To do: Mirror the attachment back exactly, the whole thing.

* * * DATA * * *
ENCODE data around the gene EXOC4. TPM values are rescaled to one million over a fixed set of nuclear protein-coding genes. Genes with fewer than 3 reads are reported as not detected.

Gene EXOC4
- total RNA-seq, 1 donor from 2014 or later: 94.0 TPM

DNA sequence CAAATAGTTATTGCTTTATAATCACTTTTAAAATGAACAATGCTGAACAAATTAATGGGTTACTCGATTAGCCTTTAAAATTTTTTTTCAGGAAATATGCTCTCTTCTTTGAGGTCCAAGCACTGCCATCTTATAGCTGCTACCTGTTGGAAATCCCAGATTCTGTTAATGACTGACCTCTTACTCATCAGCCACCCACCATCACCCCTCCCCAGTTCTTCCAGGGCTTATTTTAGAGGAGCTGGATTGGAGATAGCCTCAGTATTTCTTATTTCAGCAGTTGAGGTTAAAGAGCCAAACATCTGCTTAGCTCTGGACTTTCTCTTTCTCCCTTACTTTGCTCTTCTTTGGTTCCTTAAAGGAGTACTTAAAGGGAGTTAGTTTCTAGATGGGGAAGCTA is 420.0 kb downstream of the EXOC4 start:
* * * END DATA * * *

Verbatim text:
ENCODE data around the gene EXOC4. TPM values are rescaled to one million over a fixed set of nuclear protein-coding genes. Genes with fewer than 3 reads are reported as not detected.

Gene EXOC4
- total RNA-seq, 1 donor from 2014 or later: 94.0 TPM

DNA sequence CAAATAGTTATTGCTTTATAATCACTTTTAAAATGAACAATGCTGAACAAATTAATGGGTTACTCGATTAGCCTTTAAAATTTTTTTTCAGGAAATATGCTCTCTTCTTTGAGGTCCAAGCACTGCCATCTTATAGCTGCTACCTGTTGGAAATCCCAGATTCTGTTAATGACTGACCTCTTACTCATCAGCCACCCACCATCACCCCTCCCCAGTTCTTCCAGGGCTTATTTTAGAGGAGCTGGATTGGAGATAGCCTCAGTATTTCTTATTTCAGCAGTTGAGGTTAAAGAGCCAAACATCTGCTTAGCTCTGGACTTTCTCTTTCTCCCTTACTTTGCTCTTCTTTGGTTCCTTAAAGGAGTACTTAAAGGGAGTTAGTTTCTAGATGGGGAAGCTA is 420.0 kb downstream of the EXOC4 start: